Monday, March 1, 2004

City of Ottawa Budget - 2004

Presentation of the Community Council of Overbrook to the Economic Development and Corporate Services Committee of Ottawa City Council

Scheduled for 12:05 PM Monday, March 1, 2004 Andrew S. Haydon Hall – City Hall

Good afternoon. My name is Leonard Poole and I am speaking on behalf of the Community Council of Overbrook.

We understand that our municipal tax system is a multi-headed monster that needs to be brought under control. We realize that it creates incredible distortions, often pitting taxpayers, and tax classes against each other. We strongly urge the city and province to work together immediately to develop a more equitable tax system. However, I only have five minutes, not the five hours needed to dissect that beast further, so I will leave it for now.

Today I intend to focus on one topic, that of Fiscal Responsibility. We believe that taxes can be kept at their lowest level when Ottawa City Council demonstrates Fiscal Responsibility. It is our belief, however, that this budget is Fiscally Irresponsible.

How could that be, you might ask? It proposes no tax increases, and keeps our costs down! What it comes down to, essentially, is how you define “Fiscal Responsibility”. For some of us, and perhaps some members of this committee, it means spending the least amount of money, every year, and do whatever it takes to avoid a tax increase. In our view, it means spending the correct amount of money today to ensure that in the long term we spend the least amount of money. This budget is irresponsible because it focuses on short-term gain as opposed to long-term payback.

To pick one example, out of many available, cutting funding to outdoor rinks is a fast way to put almost half a million dollars to the bottom line, and a few cents in each taxpayer's pocket, in the short term. However, the effect of the withdrawal of that investment is that our citizens, particularly our youth will have reduced opportunity for physical exercise and positive social behaviour. We need to understand that those groups of ten or twenty teenagers who were playing a game of shinny, for a couple of hours on a Tuesday night, are now going to be looking for other things to do. This situation will be multiplied at every rink in every community across the city every night during the winter. If these rinks curtail one swarming, or one stolen car joyride, they are worth it. I expect they curtail much more. It is much more expensive to control and police such behaviour after the fact. One high-speed joyride easily leads to incalculable costs. It is not difficult to see that cutting half a million dollars in rink expense can quickly lead to a substantial increase in police expense. And that expense will multiply every year. This is but one example. A cut in one area, will have an effect in another area. You reduce buses, you increase the use of cars, which increases the cost of road repair, you reduce senior home visits, you increase senior's isolation and the strain on our health care system. Whenever you view a cut, you have to consider what other costs will increase.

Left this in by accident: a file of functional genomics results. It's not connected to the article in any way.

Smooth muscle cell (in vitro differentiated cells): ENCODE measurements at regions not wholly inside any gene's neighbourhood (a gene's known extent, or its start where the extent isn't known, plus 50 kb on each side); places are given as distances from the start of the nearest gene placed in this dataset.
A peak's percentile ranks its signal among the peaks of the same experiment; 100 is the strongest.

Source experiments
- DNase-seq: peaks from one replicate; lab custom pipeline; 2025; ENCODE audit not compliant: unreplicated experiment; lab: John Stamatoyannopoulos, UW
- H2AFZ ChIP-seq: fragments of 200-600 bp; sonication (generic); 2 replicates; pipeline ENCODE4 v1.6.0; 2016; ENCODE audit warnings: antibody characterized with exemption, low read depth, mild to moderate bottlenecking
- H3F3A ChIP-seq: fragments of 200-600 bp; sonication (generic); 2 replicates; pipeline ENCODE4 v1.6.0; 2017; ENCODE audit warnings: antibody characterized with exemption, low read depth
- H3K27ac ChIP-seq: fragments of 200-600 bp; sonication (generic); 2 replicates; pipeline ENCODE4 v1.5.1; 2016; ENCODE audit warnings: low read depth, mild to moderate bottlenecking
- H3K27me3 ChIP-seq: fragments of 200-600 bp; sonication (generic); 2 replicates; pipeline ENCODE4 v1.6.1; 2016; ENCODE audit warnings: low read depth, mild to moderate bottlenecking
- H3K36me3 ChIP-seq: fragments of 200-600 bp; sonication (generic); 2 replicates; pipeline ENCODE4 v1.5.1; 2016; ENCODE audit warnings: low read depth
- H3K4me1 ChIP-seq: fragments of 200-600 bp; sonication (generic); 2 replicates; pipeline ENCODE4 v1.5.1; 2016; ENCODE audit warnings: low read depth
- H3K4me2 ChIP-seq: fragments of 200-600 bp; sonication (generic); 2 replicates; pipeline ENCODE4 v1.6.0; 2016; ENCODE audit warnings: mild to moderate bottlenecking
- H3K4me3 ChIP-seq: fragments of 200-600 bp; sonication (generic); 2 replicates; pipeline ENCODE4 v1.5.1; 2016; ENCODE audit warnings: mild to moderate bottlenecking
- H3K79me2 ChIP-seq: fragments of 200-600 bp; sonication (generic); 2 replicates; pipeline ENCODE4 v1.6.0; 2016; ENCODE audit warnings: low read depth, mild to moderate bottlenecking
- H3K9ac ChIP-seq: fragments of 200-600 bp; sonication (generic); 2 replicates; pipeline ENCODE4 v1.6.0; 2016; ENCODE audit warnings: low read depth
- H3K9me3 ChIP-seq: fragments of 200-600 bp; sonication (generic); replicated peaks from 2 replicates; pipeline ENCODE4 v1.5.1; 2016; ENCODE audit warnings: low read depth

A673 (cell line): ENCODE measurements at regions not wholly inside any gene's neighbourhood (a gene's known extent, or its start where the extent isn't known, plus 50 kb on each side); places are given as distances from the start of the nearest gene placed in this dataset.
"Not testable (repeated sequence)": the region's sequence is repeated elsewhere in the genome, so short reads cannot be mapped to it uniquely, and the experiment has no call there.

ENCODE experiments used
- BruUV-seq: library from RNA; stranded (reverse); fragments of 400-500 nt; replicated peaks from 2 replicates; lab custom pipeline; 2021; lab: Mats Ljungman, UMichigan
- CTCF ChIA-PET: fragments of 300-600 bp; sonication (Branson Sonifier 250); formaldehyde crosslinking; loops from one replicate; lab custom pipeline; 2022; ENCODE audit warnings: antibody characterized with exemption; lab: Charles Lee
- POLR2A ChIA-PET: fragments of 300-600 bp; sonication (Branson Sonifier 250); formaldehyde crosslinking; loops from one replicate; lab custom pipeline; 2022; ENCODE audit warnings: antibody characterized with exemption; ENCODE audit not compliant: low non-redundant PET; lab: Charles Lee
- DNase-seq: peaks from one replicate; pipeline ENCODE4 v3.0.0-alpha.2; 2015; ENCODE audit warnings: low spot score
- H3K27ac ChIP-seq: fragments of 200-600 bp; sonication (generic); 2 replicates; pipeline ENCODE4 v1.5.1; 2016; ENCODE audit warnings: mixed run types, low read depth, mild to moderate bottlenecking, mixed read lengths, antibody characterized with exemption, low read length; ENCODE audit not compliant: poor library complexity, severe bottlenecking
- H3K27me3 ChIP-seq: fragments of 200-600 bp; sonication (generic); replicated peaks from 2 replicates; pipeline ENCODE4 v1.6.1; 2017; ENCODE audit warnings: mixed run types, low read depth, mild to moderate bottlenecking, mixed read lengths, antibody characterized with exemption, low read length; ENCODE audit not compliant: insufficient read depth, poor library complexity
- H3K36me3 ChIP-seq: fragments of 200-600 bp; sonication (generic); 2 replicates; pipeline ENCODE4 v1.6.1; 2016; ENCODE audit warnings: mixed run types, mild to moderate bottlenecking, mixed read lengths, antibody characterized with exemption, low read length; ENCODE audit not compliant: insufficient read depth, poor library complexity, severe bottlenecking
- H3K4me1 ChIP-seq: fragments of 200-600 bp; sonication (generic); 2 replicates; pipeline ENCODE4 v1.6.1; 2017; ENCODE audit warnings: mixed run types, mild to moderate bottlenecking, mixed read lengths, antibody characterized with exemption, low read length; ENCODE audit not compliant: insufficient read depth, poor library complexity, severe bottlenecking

So often we hear that we have to cut the frills. There are a number of people, including members of this committee, who believe that this budget proposal is an exercise in cutting those “frills”. On one level, they are correct. Be it swimming pools, rinks, flu shots, crisis intervention, festivals, planting flowers, sweeping our streets, funding OCRI, or libraries, our lives will go on without them. And if we go through with these cuts, every taxpayer, this year, will have extra money in his or her pocket. But if you are prepared to pass this budget as it currently stands, you also must face the reality of the effects of these cuts. And the reality is that they will lead to substantial increased costs and reduced revenue in the years to come. Eliminating funding to arts and culture will reduce tourism. Eliminating recreation services will increase policing costs in future. Reducing funding to transit will increase the cost of road repair, as more cars hit the street. Therefore, when you, as a politician, stand up and shout out how you “saved” the average taxpayer money this year, also have the courage to accept responsibility for substantially increased costs in the years to come.

This budget is fiscally irresponsible, in that it focuses on a short-term payment to its shareholders, as opposed to keeping its eye on the long-term vision of prudent management. This budget represents the ESE view of economics, otherwise known as the Enron School of Economics. That mythical school tells us to keep the shareholders happy with short-term paybacks, and hopefully they won’t notice that the business itself is collapsing. Seriously though, any enduring enterprise is forever mindful of a long-term vision that will ensure keeping costs down over the long term. This budget is a recipe for much higher taxes in the future, as it guarantees that we will have to invest in higher cost solutions to social and economic problems that will be the inevitable result.

In conclusion, we implore you to make courageous choices that ensure that our future taxes will not rise astronomically to pay for short-term payouts today. In other words, don’t follow in Mike Harris’s footprints and try to bribe us with our own money as he did in October 2000 with these $200 cheques. Each of you is fully aware of the more than five billion dollar legacy he left behind. We couldn’t afford it then, and we can’t afford it now.

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